Given a solar luminosity LAr
at the beginning of the Archean 3.
8 Ga ago, where L0
is the present-day one, if the heliocentric distance, r
, of the Earth was rAr
, the solar irradiance would have been as large as IAr
. It would have allowed for a liquid ocean on the terrestrial surface, which, otherwise, would have been frozen, contrary to the empirical evidence. By further assuming that some physical mechanism subsequently displaced the Earth towards its current distance in such a way that the irradiance stayed substantially constant over the entire Archean from 3.
8 to 2.
5 Ga ago, a relative recession per year as large as r
would have been required. Although such a figure is roughly of the same order of magnitude of the value of the Hubble parameter 3.
8 Ga ago HAr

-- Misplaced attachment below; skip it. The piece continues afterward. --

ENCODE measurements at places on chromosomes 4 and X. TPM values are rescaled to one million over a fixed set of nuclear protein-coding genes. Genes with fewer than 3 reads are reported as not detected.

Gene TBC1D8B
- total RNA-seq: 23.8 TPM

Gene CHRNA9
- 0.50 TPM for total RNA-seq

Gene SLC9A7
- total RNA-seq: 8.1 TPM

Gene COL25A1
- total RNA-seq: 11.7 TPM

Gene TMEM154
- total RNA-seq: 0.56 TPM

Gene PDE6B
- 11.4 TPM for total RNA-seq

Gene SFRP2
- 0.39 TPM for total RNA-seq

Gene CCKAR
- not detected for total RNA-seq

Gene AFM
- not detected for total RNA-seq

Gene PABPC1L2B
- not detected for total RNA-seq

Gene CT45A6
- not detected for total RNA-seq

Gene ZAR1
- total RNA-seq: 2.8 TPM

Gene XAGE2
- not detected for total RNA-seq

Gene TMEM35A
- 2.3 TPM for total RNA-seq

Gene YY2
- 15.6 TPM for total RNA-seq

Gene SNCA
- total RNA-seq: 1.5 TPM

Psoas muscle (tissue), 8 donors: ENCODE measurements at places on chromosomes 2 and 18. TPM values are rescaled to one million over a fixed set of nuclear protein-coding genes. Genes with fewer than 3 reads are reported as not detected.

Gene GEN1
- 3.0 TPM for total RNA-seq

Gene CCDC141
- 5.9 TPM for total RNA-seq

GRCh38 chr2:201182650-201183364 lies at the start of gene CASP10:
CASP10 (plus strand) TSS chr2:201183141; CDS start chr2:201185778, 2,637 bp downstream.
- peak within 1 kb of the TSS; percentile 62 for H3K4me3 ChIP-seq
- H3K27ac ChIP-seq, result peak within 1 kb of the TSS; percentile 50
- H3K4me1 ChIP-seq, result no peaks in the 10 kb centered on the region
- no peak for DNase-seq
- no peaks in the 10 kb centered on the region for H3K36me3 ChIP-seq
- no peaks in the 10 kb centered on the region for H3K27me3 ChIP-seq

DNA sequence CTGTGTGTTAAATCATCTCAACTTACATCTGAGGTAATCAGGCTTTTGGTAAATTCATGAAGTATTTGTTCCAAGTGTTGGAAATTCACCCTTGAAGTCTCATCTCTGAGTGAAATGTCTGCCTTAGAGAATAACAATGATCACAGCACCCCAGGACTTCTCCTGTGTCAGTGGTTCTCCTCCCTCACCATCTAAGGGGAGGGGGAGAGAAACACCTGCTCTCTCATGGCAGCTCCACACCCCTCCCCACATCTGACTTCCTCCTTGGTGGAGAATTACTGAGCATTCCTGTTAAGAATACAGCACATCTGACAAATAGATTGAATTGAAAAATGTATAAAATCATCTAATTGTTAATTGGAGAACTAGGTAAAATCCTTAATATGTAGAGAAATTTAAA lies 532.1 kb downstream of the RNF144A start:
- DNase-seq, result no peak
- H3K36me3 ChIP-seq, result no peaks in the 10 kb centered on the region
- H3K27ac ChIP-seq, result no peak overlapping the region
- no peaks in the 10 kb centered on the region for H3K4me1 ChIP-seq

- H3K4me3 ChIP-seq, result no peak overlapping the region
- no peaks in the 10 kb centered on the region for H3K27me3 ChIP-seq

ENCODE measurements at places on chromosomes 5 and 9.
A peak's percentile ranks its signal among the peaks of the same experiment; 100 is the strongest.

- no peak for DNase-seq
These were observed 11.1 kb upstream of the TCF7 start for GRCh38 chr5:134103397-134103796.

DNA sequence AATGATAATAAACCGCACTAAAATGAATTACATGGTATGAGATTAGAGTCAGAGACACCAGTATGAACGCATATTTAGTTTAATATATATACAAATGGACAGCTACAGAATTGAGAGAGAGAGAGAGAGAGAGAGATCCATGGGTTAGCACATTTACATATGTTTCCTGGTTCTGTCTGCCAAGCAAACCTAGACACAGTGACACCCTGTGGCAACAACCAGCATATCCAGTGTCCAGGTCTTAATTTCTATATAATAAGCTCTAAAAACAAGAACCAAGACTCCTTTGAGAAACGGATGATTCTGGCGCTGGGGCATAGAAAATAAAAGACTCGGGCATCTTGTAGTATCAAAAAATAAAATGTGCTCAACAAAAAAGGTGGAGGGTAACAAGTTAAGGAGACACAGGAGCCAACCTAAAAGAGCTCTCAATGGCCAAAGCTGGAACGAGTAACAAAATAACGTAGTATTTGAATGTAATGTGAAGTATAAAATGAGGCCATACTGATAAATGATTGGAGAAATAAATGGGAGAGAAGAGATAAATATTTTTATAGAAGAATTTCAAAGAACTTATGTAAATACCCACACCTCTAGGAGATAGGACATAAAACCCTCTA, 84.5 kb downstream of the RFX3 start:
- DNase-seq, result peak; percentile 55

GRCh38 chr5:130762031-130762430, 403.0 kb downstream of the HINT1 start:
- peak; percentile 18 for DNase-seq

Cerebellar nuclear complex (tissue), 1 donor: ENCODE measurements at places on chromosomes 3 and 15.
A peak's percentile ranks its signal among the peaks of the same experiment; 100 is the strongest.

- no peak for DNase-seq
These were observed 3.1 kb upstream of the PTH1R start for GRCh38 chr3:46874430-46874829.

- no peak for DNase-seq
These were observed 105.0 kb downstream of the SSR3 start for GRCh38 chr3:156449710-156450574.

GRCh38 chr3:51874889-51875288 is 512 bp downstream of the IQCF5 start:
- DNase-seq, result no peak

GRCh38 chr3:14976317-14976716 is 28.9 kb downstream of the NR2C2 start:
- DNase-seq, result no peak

, standard general relativity rules out cosmological explanations for the hypothesized Earth’s recession rate. Instead, a class of modified theories of gravitation with nonminimal coupling between the matter and the metric naturally predicts a secular variation of the relative distance of a localized two-body system, thus yielding a potentially viable candidate to explain the putative recession of the Earth’s orbit. Another competing mechanism of classical origin that could, in principle, allow for the desired effect is the mass loss, which either the Sun or the Earth itself may have experienced during the Archean. On the one hand, this implies that our planet should have lost 2% of its present mass in the form of eroded/evaporated hydrosphere. On the other hand, it is widely believed that the Sun could have lost mass at an enhanced rate, due to a stronger solar wind in the past for not more than ≈